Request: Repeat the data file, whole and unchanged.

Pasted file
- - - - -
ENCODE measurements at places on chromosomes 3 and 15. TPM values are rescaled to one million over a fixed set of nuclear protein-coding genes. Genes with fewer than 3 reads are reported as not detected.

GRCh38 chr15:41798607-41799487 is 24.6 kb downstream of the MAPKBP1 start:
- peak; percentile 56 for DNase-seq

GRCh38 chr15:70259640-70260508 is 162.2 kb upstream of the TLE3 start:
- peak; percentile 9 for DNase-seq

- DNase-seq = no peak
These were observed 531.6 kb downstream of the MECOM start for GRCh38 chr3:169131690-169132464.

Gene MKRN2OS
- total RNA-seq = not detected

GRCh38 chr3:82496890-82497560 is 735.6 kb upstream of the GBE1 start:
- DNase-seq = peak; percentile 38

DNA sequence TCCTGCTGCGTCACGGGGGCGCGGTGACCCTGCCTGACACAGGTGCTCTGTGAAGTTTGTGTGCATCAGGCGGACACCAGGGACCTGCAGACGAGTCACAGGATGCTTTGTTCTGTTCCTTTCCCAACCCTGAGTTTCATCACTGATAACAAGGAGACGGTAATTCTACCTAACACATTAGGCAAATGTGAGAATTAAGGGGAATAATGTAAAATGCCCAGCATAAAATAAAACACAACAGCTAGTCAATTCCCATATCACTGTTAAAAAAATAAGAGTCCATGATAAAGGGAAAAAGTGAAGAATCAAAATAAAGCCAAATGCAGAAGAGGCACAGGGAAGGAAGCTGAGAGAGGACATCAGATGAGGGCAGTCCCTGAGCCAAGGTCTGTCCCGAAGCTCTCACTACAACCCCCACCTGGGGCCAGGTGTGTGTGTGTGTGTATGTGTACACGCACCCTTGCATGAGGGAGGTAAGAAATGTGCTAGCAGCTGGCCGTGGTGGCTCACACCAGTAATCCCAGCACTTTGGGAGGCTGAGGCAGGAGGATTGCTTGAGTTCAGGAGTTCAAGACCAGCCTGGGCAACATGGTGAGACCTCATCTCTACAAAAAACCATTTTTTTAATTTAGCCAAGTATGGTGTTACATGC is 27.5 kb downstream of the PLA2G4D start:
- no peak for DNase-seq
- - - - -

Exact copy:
ENCODE measurements at places on chromosomes 3 and 15. TPM values are rescaled to one million over a fixed set of nuclear protein-coding genes. Genes with fewer than 3 reads are reported as not detected.

GRCh38 chr15:41798607-41799487 is 24.6 kb downstream of the MAPKBP1 start:
- peak; percentile 56 for DNase-seq

GRCh38 chr15:70259640-70260508 is 162.2 kb upstream of the TLE3 start:
- peak; percentile 9 for DNase-seq

- DNase-seq = no peak
These were observed 531.6 kb downstream of the MECOM start for GRCh38 chr3:169131690-169132464.

Gene MKRN2OS
- total RNA-seq = not detected

GRCh38 chr3:82496890-82497560 is 735.6 kb upstream of the GBE1 start:
- DNase-seq = peak; percentile 38

DNA sequence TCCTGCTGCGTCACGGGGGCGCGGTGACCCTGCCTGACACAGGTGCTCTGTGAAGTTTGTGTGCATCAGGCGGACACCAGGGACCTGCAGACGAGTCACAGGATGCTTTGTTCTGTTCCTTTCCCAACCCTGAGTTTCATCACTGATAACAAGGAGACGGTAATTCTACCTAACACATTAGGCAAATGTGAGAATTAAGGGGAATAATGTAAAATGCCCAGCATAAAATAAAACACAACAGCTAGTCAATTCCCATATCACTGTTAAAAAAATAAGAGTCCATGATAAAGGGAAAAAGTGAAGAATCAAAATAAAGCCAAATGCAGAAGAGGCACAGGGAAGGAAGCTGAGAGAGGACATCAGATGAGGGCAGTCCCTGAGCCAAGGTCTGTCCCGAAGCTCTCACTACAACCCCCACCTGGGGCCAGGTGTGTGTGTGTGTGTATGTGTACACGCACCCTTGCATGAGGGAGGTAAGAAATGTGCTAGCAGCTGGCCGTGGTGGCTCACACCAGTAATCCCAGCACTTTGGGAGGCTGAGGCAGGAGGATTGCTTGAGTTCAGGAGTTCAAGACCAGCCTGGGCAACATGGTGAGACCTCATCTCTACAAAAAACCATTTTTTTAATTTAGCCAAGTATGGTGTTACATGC is 27.5 kb downstream of the PLA2G4D start:
- no peak for DNase-seq